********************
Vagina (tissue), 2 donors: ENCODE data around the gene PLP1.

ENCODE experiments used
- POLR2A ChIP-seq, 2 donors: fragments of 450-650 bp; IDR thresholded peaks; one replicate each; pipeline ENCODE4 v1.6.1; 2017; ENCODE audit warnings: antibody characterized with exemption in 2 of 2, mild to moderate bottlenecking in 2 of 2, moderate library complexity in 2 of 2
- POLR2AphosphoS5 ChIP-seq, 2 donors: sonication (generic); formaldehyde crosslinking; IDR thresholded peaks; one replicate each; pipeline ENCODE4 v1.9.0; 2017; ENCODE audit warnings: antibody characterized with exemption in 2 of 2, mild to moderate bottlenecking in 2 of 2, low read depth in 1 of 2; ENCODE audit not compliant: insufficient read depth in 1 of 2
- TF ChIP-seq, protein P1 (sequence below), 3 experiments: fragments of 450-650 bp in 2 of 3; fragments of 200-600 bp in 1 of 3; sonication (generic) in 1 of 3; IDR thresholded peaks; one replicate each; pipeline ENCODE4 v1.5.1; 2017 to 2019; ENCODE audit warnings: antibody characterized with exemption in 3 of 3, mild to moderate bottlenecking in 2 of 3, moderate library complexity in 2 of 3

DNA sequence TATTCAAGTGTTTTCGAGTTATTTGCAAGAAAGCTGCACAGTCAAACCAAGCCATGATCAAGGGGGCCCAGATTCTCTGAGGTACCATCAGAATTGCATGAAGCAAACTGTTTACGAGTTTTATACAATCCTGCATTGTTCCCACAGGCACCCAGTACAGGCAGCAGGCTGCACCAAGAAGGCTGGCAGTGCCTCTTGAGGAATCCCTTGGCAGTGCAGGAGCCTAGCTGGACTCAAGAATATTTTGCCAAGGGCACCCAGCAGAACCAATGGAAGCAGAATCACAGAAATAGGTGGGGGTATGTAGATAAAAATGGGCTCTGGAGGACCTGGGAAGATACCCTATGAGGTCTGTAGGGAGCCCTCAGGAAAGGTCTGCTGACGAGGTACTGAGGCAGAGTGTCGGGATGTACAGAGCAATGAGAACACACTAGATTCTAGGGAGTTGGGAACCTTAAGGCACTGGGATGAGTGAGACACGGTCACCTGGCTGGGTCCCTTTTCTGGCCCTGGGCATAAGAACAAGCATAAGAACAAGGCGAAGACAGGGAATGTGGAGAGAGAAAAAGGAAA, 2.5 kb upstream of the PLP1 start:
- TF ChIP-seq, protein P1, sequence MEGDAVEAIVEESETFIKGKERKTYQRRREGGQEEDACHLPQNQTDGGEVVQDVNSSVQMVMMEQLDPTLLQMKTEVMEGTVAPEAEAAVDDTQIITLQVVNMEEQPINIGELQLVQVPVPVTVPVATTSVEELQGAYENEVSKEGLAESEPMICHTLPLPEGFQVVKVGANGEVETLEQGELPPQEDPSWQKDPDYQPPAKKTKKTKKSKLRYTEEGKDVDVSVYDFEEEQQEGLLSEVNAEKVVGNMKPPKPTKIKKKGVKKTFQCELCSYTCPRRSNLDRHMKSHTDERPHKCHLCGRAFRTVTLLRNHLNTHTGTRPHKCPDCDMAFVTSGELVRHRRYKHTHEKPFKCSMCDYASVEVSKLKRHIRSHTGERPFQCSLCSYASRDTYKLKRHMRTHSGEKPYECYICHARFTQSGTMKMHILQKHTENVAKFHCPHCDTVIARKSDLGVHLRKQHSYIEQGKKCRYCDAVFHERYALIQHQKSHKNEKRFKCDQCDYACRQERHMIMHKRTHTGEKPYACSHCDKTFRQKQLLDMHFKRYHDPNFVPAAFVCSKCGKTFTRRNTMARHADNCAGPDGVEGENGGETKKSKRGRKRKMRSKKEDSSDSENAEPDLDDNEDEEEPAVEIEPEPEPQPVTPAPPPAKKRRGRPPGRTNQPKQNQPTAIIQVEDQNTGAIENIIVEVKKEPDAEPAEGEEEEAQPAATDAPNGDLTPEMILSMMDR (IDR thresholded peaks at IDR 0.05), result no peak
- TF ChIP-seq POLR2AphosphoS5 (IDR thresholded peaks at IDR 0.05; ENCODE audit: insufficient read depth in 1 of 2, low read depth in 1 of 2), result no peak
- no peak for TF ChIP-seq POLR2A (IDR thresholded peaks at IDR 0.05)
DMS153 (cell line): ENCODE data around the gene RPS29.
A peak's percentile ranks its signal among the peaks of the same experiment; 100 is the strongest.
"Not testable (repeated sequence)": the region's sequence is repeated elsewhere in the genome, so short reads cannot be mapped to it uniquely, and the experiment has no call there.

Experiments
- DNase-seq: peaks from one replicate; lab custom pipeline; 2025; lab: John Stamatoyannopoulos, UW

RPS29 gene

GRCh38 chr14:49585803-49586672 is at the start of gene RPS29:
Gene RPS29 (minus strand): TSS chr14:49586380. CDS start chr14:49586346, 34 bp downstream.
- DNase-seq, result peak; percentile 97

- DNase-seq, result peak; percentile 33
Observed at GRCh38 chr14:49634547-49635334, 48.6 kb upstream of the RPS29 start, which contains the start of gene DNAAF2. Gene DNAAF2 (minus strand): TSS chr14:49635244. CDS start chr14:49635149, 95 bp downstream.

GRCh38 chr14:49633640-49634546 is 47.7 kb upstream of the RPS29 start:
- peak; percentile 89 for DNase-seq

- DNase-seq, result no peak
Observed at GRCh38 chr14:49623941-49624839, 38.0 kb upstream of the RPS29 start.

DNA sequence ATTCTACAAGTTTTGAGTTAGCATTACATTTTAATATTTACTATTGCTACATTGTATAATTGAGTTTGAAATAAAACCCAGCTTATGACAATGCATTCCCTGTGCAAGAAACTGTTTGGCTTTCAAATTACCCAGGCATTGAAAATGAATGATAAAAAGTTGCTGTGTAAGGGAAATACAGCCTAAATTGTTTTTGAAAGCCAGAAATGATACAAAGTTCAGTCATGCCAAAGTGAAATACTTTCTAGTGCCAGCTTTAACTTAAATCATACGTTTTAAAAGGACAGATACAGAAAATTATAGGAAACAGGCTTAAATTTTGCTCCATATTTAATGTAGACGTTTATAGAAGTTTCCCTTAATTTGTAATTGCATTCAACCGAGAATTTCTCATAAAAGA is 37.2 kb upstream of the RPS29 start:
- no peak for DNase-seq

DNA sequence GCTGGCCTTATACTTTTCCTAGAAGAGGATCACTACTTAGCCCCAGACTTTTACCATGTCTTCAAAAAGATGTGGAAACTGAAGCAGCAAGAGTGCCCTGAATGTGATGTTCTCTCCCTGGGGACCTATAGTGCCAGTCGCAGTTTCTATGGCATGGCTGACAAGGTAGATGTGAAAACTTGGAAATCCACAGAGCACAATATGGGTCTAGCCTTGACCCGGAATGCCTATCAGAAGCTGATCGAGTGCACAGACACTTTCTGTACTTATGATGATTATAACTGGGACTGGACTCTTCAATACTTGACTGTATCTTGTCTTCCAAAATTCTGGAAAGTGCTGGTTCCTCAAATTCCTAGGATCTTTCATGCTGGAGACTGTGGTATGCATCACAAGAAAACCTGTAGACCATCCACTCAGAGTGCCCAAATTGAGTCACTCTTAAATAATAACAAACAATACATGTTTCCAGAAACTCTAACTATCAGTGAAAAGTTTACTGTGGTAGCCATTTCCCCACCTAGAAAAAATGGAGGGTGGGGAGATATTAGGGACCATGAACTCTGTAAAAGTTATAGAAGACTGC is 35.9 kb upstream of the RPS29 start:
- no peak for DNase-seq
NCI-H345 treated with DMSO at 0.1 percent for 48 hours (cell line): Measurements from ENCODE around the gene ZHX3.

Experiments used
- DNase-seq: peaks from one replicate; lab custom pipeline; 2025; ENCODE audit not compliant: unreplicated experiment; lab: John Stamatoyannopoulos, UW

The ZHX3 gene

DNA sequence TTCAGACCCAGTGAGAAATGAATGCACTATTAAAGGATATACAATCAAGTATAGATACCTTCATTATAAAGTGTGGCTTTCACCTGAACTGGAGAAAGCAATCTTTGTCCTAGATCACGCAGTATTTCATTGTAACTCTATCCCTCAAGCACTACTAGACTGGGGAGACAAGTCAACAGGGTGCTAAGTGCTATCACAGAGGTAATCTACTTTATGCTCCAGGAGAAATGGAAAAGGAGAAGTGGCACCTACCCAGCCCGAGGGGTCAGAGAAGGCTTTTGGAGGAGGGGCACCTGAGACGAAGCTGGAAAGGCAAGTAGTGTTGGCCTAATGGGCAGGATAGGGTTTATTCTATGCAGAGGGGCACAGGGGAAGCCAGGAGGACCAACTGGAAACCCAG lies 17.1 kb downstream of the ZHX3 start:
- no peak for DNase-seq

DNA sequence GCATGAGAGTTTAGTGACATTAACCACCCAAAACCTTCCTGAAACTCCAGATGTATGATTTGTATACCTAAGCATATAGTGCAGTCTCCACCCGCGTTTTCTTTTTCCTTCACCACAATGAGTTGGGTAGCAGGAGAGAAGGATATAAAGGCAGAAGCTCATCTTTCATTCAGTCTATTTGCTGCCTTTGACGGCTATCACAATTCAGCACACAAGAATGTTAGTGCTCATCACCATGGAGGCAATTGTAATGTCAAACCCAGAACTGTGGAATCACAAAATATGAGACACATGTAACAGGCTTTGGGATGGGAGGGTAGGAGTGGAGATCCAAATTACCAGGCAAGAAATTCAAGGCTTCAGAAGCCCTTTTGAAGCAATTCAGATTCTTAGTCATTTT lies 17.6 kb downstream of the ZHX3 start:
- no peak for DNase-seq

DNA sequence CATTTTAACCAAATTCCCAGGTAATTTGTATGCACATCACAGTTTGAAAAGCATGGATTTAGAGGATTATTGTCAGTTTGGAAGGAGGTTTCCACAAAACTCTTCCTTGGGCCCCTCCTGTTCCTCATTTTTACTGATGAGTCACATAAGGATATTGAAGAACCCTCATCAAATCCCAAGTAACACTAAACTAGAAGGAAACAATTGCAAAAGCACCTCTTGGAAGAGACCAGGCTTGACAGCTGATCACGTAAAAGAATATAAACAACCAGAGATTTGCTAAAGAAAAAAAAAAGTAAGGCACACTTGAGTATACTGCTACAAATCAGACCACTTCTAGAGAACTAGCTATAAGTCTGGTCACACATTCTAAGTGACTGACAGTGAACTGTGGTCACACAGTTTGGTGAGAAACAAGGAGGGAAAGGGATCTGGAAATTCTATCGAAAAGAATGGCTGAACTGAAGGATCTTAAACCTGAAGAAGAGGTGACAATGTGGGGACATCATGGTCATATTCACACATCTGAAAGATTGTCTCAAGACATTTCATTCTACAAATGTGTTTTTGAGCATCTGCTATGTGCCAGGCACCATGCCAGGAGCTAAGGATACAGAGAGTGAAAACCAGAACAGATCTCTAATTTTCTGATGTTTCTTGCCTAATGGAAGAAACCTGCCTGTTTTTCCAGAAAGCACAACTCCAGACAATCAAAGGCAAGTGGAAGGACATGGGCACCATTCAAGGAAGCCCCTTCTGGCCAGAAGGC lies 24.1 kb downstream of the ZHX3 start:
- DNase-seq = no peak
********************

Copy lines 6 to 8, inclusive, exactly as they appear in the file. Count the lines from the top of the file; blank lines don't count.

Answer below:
DNA sequence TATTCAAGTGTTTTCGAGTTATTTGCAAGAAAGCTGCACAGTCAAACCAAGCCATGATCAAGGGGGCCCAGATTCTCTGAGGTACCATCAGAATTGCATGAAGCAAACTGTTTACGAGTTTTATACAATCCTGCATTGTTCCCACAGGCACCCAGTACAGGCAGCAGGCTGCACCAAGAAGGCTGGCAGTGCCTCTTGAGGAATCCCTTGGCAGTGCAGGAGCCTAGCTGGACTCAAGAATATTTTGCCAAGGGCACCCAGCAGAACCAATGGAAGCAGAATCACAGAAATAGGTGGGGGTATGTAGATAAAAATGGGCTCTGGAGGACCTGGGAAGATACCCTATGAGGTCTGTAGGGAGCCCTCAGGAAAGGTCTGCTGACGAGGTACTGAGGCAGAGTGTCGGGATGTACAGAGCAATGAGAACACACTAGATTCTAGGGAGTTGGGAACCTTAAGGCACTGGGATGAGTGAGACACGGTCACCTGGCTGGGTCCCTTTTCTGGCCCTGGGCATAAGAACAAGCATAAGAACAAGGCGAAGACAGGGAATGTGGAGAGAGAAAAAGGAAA, 2.5 kb upstream of the PLP1 start:
- TF ChIP-seq, protein P1, sequence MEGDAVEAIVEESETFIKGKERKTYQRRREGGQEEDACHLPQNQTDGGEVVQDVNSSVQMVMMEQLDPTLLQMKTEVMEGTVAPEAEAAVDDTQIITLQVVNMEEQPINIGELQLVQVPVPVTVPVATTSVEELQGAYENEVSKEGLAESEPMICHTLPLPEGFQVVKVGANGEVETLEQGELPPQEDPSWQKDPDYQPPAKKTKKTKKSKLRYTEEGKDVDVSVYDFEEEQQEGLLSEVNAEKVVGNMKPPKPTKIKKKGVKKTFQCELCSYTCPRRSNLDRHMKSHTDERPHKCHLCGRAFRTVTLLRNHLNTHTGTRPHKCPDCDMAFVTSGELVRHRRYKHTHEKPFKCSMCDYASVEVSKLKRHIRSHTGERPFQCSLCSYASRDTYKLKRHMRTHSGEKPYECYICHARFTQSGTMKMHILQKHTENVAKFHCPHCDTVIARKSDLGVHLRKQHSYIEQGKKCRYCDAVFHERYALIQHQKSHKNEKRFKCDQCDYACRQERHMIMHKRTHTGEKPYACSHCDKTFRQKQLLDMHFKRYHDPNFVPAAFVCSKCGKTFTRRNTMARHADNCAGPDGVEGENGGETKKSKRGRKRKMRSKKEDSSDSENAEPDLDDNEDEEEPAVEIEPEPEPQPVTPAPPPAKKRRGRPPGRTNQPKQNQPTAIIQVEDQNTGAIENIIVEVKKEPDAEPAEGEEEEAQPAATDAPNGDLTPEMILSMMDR (IDR thresholded peaks at IDR 0.05), result no peak
- TF ChIP-seq POLR2AphosphoS5 (IDR thresholded peaks at IDR 0.05; ENCODE audit: insufficient read depth in 1 of 2, low read depth in 1 of 2), result no peak